Daycare Database

- KERN COUNTY -- When you drop off your kids at a state licensed daycare, you assume you are leaving them in a safe environment. But what do you really know about the place?

There are 251 active licenses for daycare facilities in Kern County. In the past five years, more than 60 have had Type A citations, issued for the most serious types of violations.

The state Department of Social Services launched its new website last year. You can find basic information on the state's website, but details of violations are limited. The DSS website lists only the number of violations, not details of what happened. Other important information is lacking, and in some cases, inconsistent and inaccurate.

"You click on it and you can't even find out what," said local mom Kim Gonzalez.

At some facilities, those details can be shocking -- Kern County kids getting into rat poison, being injured by staff, or wandering off the property.

Gonzalez said, "Why are we not able to look on the computer and actually see what's going on with these child care facilities?"

The state issues citations when there is a health or safety risk to children.

"Type B violations are things that are serious, but that can be fixed," said Michael Weston, DSS spokesperson. "Type A is something that needs to be fixed immediately because it represents a danger, immediately."

But you have to go to the DSS office in Fresno to see all the violations from local facilities.

For example, one day care provider with a string of serious violations you probably never would have heard of is Lil' Explorers.

In their files, we found six Type A violations in the last five years.

In December, a child found a pocket knife near the sleeping cots. The knife apparently had been left by someone who cleans the center.

A month later, a toddler escaped from the play yard and found his way out of the facility. A passerby found the child and returned the toddler to the daycare.

In response to the violations, the daycare fired the cleaning company and included a safety sweep in the pre-opening procedures and added a lock to the play area gate.

Lil' Explorers administrator Dawn Holleman declined to do an interview about the violations. Instead, she emailed a statement saying in part, "Lil' Explorers is dedicated to providing the very best care possible and is always available to speak to any questions or concerns."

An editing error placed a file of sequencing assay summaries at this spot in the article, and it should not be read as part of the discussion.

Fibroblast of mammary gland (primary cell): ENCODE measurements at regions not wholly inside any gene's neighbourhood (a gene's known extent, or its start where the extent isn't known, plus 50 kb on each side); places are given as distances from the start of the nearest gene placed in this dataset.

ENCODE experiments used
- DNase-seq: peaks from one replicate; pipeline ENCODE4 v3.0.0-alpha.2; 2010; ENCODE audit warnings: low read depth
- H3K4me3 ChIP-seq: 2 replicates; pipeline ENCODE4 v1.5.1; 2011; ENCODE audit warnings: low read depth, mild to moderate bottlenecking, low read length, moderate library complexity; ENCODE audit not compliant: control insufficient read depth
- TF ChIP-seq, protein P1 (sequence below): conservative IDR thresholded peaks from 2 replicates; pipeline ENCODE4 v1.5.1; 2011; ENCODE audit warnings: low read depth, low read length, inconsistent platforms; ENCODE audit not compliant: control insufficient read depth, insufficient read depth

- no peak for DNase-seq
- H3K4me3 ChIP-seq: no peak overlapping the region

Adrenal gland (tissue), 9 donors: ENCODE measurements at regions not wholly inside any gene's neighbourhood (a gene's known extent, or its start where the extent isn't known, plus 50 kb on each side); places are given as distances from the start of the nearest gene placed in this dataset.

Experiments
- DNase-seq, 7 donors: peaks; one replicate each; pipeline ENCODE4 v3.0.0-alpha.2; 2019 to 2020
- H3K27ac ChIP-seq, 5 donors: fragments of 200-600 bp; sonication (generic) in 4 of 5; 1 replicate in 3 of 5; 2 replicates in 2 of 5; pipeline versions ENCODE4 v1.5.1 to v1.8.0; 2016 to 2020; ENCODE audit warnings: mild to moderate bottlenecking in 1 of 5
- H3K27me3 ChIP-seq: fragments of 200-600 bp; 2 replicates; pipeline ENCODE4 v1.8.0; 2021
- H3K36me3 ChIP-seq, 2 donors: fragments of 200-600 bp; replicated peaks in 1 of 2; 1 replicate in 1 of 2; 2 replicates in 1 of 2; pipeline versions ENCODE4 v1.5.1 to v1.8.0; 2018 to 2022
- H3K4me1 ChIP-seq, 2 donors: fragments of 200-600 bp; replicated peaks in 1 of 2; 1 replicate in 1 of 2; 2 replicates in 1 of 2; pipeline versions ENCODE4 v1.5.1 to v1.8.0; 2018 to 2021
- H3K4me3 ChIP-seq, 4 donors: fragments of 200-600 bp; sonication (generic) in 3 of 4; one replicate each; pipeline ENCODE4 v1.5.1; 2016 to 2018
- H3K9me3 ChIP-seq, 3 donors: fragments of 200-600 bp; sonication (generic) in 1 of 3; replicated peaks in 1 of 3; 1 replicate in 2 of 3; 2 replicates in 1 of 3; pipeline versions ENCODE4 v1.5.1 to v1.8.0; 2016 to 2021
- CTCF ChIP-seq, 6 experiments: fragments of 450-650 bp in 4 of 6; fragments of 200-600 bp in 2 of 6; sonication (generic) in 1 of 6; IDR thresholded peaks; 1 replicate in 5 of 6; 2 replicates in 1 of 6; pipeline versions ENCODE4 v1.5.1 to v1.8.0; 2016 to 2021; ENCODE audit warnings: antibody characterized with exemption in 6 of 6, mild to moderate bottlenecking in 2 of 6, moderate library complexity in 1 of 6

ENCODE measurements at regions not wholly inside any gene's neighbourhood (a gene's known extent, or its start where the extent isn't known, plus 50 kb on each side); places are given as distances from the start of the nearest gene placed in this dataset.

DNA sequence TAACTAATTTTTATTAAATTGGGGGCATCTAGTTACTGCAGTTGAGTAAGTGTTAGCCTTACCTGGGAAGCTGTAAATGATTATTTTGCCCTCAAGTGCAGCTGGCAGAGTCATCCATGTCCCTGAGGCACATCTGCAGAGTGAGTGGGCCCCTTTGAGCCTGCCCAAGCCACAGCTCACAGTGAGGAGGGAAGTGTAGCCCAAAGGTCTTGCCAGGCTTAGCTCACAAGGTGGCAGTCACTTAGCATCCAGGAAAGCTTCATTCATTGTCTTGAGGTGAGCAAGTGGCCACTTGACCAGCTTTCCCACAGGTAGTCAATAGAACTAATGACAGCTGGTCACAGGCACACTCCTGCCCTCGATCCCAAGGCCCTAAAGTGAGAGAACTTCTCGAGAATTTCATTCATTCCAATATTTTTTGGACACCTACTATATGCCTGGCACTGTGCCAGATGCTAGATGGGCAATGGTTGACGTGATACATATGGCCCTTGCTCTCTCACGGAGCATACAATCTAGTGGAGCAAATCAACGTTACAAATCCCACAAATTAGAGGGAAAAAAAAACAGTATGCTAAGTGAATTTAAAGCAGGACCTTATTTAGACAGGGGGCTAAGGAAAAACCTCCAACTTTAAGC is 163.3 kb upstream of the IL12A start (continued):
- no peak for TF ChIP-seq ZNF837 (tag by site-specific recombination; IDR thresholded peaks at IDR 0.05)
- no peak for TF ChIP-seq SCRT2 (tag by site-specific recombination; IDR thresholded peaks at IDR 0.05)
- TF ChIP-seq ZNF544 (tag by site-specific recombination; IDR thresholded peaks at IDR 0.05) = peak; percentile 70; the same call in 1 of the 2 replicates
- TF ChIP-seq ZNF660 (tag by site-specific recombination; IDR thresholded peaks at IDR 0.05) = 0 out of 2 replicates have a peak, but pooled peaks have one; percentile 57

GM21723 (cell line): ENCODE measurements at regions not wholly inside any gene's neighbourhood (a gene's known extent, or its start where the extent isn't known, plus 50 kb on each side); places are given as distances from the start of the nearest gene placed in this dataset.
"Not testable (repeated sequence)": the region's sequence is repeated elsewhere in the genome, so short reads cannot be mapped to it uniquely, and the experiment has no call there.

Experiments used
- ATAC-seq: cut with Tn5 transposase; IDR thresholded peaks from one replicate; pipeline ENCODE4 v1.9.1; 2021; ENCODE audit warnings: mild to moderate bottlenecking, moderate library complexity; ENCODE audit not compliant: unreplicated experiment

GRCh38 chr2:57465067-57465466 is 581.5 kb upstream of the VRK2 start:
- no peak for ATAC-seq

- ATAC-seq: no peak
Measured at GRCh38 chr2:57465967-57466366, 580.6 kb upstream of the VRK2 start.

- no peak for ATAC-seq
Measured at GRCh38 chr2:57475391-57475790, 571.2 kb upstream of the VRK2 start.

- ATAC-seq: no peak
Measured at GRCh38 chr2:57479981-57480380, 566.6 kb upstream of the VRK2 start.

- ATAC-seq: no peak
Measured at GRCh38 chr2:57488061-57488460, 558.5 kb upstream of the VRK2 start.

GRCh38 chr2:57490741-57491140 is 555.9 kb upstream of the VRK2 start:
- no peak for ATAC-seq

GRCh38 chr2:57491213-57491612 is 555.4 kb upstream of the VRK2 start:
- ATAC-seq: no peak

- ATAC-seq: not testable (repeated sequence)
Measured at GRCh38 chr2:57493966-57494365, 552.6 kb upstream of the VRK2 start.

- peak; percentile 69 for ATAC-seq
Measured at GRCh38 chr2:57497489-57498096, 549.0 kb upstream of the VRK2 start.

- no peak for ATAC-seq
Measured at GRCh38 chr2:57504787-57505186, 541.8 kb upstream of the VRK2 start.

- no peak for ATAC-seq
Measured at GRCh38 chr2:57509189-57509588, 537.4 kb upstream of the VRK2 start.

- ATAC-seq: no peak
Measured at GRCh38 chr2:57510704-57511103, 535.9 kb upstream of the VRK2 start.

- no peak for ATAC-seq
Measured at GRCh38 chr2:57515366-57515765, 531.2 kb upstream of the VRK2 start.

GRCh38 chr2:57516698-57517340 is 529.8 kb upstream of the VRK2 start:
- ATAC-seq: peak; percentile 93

Adding to the confusion is the fact not all Type A violations are so alarming. For example, not instructing kids on fire drill procedure. But you can't tell the nature of the violation by looking at the state's website, only that there is a violation.

"There's definitely a lot of regulations involved and it's for good reason," said Karen Kiser, co-owner of A Good Time Out.

Kiser says the limited amount of information the state provides can come off worse than it actually is.

"In our situation, if someone wants to call me and ask me about it, I have no problem telling them exactly what happened," said Kiser.

Weston says daycares must keep a record of violations for three years, but are only required to provide a copy of violations that have occurred in the last year. Citations must be posted for 30 days.

Weston says there isn't a timeline for when more information will be available through the website. In the meantime, licensing and inspection documents are maintained in Fresno.

"That's a big inconvenience," said Gonzalez. "You want to know as a parent, that they're going to a safe place."

We've posted every Type A citation in the last five years on our website along with responses from facilities. There are 61 facilities in Kern County with Type A violations, but there is nearly an equal number of daycares that don't have any Type A or B violations.

Click here to see a list of which facilities have Type A violations and which have none:
To visit the state's CCLD Facility Search, click here:

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